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‘N-type will be the main theme of 2023’: JinkoSolar talks tech trends and component pricing

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JinkoSolar’s main markets for module shipments last year were China, Europe, Latin America and Asia. Image: JinkoSolar.

Having shipped more than 44GW of PV modules last year, Chinese manufacturer JinkoSolar is expecting that figure to increase by 50% in 2023.

PV Tech spoke to JinkoSolar vice president Dany Qian about module pricing, the prospects for TOPCon and the company’s key objectives for this year.

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Did the company achieve its target of shipping 43.5GW of modules last year? Which markets is the company targeting in terms of module shipments?

Dany Qian: Yes, we exceeded the target by shipping 44GW+. In terms of main target markets, these were China, Europe, Latin America and Asia. 

Could you share any shipment data about the Tiger Neo modules since the series was launched in November 2021? How have the products been received by the industry?

We have shipped more than 10GW of Tiger Neo to over 80 countries as of the end of 2022. Tiger Neo has proven hugely popular with customers, particularly due to the power output, which is so important to them.

JinkoSolar recently announced the launch of the second generation of its Tiger Neo modules. How has the series been improved on compared with the first generation?

Tiger Neo is a quite-revolutionary n-type panel, bringing to market an efficiency of 23.23%. Compared to the first generation, the average efficiency is 1% higher and power output is up by 15-20Wp, based on the same size. The temperature coefficient is reduced from -0.30% to -0.29%, while the bifacial factor has increased to 80% ± 5%.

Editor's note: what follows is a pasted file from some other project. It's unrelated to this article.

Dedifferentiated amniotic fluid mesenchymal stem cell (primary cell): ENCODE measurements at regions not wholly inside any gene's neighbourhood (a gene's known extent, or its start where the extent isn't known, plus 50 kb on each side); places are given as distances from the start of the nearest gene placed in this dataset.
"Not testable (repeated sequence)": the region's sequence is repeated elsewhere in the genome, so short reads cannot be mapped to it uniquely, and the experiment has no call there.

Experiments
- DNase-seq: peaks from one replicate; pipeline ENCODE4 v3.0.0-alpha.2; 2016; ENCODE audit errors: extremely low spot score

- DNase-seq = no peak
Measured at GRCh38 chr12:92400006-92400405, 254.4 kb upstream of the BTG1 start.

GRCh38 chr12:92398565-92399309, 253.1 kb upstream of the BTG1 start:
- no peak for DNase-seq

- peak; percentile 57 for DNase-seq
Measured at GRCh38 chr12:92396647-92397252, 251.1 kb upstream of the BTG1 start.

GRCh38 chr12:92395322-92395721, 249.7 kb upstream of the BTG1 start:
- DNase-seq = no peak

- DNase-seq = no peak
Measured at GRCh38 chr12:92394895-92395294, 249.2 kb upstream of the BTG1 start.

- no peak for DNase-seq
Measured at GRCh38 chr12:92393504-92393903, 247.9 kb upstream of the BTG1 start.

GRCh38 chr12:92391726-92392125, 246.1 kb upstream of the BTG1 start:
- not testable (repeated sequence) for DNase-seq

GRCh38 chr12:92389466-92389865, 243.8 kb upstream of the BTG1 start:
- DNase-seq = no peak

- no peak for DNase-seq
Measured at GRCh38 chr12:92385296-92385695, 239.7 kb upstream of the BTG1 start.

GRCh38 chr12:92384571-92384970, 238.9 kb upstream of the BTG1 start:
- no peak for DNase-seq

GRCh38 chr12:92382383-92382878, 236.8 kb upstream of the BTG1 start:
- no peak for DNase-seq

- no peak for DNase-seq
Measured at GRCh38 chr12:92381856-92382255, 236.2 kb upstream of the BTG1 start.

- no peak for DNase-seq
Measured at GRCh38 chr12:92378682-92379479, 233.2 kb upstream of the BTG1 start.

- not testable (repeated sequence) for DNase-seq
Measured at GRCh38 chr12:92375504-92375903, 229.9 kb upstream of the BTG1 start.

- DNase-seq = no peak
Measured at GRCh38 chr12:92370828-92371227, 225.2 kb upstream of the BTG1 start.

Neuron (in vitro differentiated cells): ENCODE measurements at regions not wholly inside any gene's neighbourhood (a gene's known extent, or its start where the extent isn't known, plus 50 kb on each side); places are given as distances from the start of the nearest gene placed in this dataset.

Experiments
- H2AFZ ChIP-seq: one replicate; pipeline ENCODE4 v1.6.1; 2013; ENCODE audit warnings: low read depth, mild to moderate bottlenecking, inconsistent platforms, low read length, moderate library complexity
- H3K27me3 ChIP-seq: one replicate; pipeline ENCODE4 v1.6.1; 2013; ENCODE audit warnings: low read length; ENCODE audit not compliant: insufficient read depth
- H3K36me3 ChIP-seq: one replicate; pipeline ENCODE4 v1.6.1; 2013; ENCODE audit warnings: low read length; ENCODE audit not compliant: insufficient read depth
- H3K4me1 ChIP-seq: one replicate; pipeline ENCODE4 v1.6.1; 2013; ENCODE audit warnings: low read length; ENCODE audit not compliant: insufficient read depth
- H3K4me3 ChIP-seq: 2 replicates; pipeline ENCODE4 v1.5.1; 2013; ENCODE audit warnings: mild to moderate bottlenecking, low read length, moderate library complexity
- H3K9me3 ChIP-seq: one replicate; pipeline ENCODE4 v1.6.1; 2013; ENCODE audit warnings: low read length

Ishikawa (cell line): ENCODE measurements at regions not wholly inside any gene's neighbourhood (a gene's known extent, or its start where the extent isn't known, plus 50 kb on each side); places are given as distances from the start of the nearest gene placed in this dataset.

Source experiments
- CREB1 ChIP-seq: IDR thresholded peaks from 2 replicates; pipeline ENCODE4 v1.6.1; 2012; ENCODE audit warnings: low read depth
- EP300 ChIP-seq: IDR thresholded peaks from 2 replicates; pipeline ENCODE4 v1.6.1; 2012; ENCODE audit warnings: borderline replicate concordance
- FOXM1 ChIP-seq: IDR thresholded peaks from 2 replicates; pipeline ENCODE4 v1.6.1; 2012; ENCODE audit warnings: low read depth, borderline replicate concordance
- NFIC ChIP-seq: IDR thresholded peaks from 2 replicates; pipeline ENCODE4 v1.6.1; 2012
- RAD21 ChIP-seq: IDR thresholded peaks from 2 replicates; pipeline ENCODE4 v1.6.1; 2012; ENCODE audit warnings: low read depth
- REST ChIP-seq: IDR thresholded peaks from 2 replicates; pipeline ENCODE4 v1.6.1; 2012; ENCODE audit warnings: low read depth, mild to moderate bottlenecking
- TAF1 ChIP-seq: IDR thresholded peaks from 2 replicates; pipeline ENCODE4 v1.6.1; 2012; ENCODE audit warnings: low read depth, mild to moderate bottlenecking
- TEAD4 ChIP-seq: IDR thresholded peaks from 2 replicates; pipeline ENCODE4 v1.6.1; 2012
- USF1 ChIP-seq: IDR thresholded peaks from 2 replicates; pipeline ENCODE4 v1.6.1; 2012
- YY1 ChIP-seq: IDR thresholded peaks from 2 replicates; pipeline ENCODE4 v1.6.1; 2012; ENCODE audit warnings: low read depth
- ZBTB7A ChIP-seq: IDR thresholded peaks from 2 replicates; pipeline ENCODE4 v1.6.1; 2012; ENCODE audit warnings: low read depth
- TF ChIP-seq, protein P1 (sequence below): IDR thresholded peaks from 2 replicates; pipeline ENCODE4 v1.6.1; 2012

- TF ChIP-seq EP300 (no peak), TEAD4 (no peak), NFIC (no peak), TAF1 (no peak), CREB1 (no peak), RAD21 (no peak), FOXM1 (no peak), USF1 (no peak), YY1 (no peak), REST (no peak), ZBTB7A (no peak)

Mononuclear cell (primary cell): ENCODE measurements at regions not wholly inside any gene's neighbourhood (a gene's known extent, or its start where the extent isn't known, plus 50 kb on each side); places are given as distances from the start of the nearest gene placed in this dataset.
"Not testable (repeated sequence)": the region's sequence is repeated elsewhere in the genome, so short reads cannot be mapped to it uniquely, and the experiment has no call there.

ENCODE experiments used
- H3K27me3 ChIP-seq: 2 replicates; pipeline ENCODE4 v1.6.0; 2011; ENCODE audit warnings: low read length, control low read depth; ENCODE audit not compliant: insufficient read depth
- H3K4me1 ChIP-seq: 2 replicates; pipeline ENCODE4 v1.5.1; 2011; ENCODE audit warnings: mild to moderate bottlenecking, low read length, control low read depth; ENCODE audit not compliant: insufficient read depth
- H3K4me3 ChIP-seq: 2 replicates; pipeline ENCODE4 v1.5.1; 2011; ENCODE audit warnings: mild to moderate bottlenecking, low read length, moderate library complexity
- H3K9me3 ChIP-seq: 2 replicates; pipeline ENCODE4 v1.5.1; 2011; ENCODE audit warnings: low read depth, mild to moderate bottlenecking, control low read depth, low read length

What are the benefits to the company of focusing on TOPCon modules?

We are seeing the mainstream solar PV business transition towards n-type. The main theme of solar PV shows this year will certainly be n-type, because the solar industry is very competitive and responds well to better and more affordable technologies. Module manufacturers know that if they don’t transition, their competitors surely will. That’s why we are moving and leading the industry in that direction.  

Over the past four or five years, the PV industry hasn’t really introduced any new products, even when a company has claimed otherwise; it may be larger, but it isn’t new. N-type TOPCon is new, resulting in more power (Wp) and increased yield (kWh/kW).

Focusing on N-type secures our leadership position in technical innovation and manufacturing excellence. It increases our competitiveness and contributes more to the balance sheet. The solar industry is a capital-intensive industry and the capital efficiency of TOPCon is high. It has driven the innovation to occur across the entire supply chain, ranging from equipment to process material, resulting in a synergistic ecosystem.

How much module manufacturing capacity will the company aim to have by the end of 2023? What challenges will you have to overcome to reach that target?

A 50% growth over 2022 is a conservative outlook. Unstable polysilicon prices, new and unexpected bottlenecks emerging throughout the supply chain and the fluctuation of the US dollar versus the Chinese yuan may have an effect, but Tiger Neo is turning up the heat on the competition with n-TOPCon remaining the main theme of the industry.

What are the company’s other main objectives for 2023?

Energy storage systems, residential, C&I, large-scale utility and BIPV, both rooftop and facade.

Polysilicon prices have been declining. What’s the outlook for module pricing this year?
The recent drop in polysilicon prices is mainly because of the sudden and simultaneous release of new capacity which was built two years ago by several large polysilicon players, but there remain issues due to the high inventory of polysilicon stockpiled by wafer manufacturers in response to the shortages of the last two years.

However, once these inventory levels return to normal and no new capacity is added, the balance will recover and the price of polysilicon will stabilise again at around 100-130RMB/kg (US$14.80-19.20/kg), or else polysilicon players will bail on the capacity and production. Actually, existing wafer capacity still has far outsized polysilicon. Fresh challenges occurring in the wafer sector have driven the price cut in polysilicon, but this will be reflected retrospectively and will be experienced far less on the module side since new bottlenecks and shortages will occur across the supply chain – very similar to what happened some years ago, when polysilicon prices rose 400% while module prices increased by only 20%.

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